The Upper Division (UD) announced this past weekend that 11th and 12th graders will be allowed to leave and return to campus at any time during the day and that all students will be permitted to order food to campus.
The campus closed for all students at the beginning of last year due to the risk of COVID spreading from off campus, Head of the UD Jessica Levenstein said. Though the administration had considered returning to an open campus policy in the spring of 2021, Head of School Dr. Tom Kelly ultimately decided to hold off on reinstating it until this year, she said.
Since the majority of students are vaccinated, there is little risk in going down the hill if students are masked when they enter stores and restaurants, Levenstein said. Additionally, since students are already permitted to attend out-of-school clubs and other activities, there was no benefit or safety gained by not letting students off campus, she said.
The UD administration considered ways to make the delivery process safer, Dean of Students Michael Dalo said. “We are requiring that all delivery people wear masks,” he said. “We are also expecting that any students who might go off campus wear masks in stores and restaurants when picking up food.” Additionally, deliveries are only allowed to be brought to the security desk in Olshan.
The administration also decided to exclude underclassmen from the change for the time being, Dalo said. “We want to start pulling back on the protocols gradually, but we have also had more incidents of ninth and tenth graders not being compliant with the mask policy,” he said. “We want to be comfortable that the ninth and tenth graders understand our policies and are able to follow them before we give them more privileges.”
Before the pandemic, all high school students used to have open campus and ordering privileges. However, this year, the administration decided to test how well the rule would work on a smaller scale, meaning 11th and 12th graders, to make sure students are staying safe and healthy, Levenstein said. “Dr. Kelly’s position was to get our feet under us first, see how healthy our community could stay, and then we can revisit newer policies, such as letting underclassmen off campus.”
Levenstein and Dalo first discussed the idea of reopening the campus in a meeting with Kelly this November, Levenstein said. “As the population got vaccinated, we were thinking about how we could bring school back to normal,” she said. “Last year, we did have the middle school play in person, we had a prom and graduation. So we began to add more things in the spring, and then going into this fall we wanted to have as few restrictions as possible.”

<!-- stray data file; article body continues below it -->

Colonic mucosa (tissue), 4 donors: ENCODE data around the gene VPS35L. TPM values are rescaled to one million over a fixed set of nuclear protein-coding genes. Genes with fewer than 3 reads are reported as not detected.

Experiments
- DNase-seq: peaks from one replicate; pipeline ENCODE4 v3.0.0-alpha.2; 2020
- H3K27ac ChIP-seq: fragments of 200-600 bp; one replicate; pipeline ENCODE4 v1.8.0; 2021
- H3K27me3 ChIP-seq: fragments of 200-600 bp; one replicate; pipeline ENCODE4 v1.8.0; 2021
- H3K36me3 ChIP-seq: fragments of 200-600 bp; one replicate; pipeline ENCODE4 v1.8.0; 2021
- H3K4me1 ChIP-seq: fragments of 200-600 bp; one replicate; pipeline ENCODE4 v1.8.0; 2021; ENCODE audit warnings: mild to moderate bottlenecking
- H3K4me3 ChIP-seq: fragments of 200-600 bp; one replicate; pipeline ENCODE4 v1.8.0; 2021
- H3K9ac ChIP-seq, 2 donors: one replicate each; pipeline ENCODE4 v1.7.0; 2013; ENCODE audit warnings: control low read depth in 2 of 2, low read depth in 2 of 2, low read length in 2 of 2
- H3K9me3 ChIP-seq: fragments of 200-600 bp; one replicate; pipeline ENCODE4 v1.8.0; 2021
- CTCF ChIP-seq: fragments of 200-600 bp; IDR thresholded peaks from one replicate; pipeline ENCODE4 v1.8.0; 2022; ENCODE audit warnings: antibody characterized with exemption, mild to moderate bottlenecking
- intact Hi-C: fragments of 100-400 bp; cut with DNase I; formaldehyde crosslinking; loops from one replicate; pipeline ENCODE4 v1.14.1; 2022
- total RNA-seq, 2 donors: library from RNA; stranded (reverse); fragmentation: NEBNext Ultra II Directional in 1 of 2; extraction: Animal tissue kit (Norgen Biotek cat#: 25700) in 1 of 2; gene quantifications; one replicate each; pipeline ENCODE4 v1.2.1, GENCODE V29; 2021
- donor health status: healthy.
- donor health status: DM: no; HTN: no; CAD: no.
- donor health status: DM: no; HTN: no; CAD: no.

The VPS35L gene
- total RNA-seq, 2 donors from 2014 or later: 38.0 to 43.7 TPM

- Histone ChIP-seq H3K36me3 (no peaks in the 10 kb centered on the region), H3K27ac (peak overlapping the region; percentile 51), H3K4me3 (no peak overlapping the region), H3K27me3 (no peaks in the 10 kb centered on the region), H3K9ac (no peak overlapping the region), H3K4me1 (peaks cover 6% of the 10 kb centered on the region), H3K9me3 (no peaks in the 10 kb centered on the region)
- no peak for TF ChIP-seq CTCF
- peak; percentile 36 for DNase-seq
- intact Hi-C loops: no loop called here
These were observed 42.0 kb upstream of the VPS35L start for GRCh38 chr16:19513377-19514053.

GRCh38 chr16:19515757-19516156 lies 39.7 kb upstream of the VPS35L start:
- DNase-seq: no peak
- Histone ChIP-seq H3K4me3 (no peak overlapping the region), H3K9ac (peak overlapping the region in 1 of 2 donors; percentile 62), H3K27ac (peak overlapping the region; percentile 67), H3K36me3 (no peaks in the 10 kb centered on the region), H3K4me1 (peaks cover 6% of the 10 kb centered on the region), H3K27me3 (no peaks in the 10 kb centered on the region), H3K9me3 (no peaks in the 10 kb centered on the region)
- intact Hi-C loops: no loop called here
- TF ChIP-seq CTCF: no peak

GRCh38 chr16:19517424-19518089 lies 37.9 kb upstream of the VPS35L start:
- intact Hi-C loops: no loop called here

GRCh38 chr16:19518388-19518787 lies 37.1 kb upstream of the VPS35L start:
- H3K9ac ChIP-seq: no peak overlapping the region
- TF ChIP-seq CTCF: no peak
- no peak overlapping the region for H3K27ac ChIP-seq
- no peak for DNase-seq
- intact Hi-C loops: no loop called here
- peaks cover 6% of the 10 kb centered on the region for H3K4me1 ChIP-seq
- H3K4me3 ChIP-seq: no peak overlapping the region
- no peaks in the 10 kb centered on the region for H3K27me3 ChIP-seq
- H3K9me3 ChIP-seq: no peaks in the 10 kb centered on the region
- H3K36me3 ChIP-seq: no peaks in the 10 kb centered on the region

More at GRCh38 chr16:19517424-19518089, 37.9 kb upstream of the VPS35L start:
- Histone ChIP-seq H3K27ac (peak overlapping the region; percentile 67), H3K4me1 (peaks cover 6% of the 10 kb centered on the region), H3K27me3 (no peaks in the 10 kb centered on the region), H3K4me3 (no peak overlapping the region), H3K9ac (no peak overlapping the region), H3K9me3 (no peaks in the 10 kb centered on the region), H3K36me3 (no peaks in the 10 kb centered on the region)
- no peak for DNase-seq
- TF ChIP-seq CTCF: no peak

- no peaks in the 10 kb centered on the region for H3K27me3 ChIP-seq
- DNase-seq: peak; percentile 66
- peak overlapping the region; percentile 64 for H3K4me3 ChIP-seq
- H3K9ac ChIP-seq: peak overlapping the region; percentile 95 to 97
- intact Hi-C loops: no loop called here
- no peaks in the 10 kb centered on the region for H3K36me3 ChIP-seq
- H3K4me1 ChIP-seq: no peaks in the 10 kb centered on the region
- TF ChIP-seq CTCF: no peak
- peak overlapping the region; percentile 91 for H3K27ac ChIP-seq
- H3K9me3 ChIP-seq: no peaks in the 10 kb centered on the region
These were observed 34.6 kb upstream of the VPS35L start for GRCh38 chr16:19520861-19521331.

Levenstein’s main argument in favor of an open campus was returning the school to normalcy, she said. “It is not a huge change, but it is more the feeling of us resembling our normal school that was most important for our decision.”
If students remain safe with these new privileges, Levenstein hopes to extend the privilege beyond upperclassmen, she said. Ninth graders are typically excited about having off-campus privileges coming into the UD, so Levenstein would like to reinstate the policy soon, she said.
Sofia Kim (10) is unhappy that the policy is not yet available to underclassmen, she said. “In middle school, I thought that was a big part of the high school experience, and I was pretty disappointed when I found out we were not allowed to go down the hill.” Even so, Kim is happy that restrictions are loosening and hopes that all of the UD will be able to leave campus soon, she said.
Miller Harris (11) is looking forward to the reinstatement of both privileges, he said. “When I was a freshman I would go off campus with my friends during double frees and we would get breakfast, which was really nice. We even went out for my birthday once.” Harris is also excited to get food for his club, the STEAM Coalition, which sets up experiments for lower schoolers, he said.
Similarly, Dalia Pustilnik (12) used to like going out to eat with her friends whenever she had frees, she said. Pustilnik especially liked that most of the stores around campus are small businesses as opposed to chains, she said.
Sam Siegel (11) did not typically use the open campus privileges, however he is also looking forward to having a school year that is more similar to pre-COVID times, he said. “I am always happy when restrictions get lifted, so I am glad about this decision.”
Though Coco Trentalancia (11) is excited about the new rule, she wants to make sure the school community stays safe regarding the pandemic, she said. “I hope that people in the community will be responsible and there still definitely is a risk,” she said. “However, if we can follow the rule like we have with other COVID measures, I think there will be no issue.”
Sophia Paley (10) is looking forward to being able to go off campus in the future, but is enjoying ordering to school in the meantime. “The first day we were able to order, Monday, I got my group of lunch friends coffee from Dunkin Donuts.”
Hanzhang Swen (10) also ordered to campus for the first time this week, she said. “I ordered Burger King for myself and sushi for my friend. We have to stay after school every week for debate tutoring, so I expect that we will be ordering a lot, and I am looking forward to it.”